Debate among Colorado lawmakers got heated on Tuesday during consideration of a symbolic measure to denounce President Trump’s executive order temporarily barring refugees entry into the United States.
The measure, considered in the Democrat-controlled House, ultimately passed by a voice vote. Some Republicans said privately that they felt stung by statements made ahead of the vote by Rep. Joe Salazar, a Democrat from Thornton. Salazar chided Republicans for not backing the measure – House Joint Resolution 1013 – accusing them of supporting civil rights when it is politically expedient.
“In the end we will remember not the words of our enemies but the silence of our friends,” Salazar said. “That’s another great Dr. Martin Luther King quote. You guys like coming up here when Dr. Martin Luther King day is happening. History is going to judge us very harshly because of what is happening just in the past week.”
Trump’s executive order has created panic among immigrant advocacy groups in the state. In addition to a temporary ban on refugees, it also restricts the entry of people from seven countries with predominantly Muslim populations.
While the issue is outside the realm of state government, some Democrats wanted to send a message against it. Rep. Dafna Michaelson Jenet, a Commerce City Democrat and a sponsor of the measure, said Trump should have involved lawmakers in the process.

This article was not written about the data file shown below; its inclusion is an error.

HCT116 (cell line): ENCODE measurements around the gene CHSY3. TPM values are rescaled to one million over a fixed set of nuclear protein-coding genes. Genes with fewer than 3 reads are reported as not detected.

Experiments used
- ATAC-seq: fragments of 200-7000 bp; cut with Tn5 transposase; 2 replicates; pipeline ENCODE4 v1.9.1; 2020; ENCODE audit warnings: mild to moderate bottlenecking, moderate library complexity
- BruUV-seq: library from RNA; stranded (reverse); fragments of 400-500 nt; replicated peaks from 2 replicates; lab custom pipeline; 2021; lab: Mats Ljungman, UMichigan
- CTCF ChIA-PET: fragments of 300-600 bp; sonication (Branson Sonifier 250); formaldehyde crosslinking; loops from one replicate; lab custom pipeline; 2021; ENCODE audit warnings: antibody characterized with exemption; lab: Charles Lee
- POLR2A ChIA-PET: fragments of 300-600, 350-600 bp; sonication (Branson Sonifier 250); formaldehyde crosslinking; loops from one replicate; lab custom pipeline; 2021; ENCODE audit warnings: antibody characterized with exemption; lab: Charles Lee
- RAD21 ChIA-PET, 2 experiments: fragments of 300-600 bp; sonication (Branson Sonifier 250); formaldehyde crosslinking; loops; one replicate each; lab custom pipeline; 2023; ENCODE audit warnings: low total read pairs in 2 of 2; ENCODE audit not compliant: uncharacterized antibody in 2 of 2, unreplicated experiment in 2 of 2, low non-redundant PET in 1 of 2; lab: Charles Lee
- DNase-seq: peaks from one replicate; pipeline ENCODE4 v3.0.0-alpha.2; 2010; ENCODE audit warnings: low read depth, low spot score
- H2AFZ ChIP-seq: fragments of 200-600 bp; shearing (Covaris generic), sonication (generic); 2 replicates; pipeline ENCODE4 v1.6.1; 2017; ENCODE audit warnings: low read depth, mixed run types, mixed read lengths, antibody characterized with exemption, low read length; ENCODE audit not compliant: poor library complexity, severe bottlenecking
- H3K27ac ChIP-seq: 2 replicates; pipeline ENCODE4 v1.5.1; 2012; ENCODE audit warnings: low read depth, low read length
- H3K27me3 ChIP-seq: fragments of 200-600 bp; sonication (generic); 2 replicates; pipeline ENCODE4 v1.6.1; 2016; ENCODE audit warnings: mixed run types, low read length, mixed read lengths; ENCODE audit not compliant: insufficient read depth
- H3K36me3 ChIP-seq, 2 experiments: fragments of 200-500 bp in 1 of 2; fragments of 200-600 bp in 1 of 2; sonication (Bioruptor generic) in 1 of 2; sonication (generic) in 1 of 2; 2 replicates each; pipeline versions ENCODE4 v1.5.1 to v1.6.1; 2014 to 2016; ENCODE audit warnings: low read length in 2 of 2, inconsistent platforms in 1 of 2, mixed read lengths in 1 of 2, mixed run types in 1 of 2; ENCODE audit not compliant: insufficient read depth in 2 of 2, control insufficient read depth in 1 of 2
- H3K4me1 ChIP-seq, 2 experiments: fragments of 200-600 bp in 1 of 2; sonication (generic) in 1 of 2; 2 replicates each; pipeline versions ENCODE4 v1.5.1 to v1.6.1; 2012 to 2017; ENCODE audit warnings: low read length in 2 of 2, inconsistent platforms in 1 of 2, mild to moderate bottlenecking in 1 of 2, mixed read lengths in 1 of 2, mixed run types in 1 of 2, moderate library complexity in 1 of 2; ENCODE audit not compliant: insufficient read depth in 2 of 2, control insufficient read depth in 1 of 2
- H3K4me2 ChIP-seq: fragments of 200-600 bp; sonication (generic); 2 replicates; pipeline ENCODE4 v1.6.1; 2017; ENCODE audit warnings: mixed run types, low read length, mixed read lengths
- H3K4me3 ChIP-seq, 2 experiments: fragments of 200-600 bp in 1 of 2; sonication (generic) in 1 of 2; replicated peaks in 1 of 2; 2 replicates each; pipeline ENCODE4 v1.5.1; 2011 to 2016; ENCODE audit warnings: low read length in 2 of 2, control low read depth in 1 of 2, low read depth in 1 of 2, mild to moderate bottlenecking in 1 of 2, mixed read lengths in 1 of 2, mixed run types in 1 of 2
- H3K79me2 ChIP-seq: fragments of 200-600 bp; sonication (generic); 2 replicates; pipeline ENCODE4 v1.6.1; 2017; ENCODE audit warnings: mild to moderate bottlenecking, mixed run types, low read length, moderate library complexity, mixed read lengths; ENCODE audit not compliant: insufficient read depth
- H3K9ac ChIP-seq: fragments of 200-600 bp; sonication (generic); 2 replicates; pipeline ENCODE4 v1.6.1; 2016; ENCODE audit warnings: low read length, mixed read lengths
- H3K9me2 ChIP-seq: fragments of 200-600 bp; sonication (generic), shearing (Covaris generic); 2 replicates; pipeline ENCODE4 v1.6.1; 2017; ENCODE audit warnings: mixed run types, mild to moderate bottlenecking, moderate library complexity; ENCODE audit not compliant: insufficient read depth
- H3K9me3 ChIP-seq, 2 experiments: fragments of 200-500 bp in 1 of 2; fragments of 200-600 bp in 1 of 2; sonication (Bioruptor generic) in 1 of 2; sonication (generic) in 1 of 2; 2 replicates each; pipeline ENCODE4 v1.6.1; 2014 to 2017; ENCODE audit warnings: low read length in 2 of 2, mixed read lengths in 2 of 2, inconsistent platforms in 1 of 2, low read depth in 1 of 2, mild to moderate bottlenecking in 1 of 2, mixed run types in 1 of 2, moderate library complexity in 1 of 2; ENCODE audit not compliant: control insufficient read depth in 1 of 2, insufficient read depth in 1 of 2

. “But we have a process that didn’t happen. There was confusion amongst the agencies: ‘how do we carry out this order?’ Congress was left out of the conversation.”
Republican House minority leader Rep. Patrick Neville, of Littleton, said his party supports immigration, but sees Trump’s temporary halt as necessary “to give the FBI, the immigration department, and others involved in national security time to come up with policies to protect the lives of American children, families and citizens.”
“Most Americans see this as wise,” Neville claimed.
Neville also called the symbolic resolution a distraction from other issues facing lawmakers, including education funding and improving the transportation system.
“One could wonder why this House is spending time talking about something we have no power to change when most Coloradans want us to tackle problems that are our responsibility,” Neville said.
Rep. Jonathon Singer, a Longmont Democrat, was looking for ways to heal any wounds between the parties that may have been caused during the debate.
“We need to find a way to forge bonds that will actually work in this chamber,” Singer said.
Some Republicans expressed the same sentiment; that they hoped to work well across the aisle. Their party controls the Senate but the governor is a Democrat.
“These are tough issues, but folks, let’s not call out and personalize because we differ on some of these issues,” said Rep. Yeulin Willet, a Grand Junction Republican. “We were never so galvanized as we were after 9/11.”
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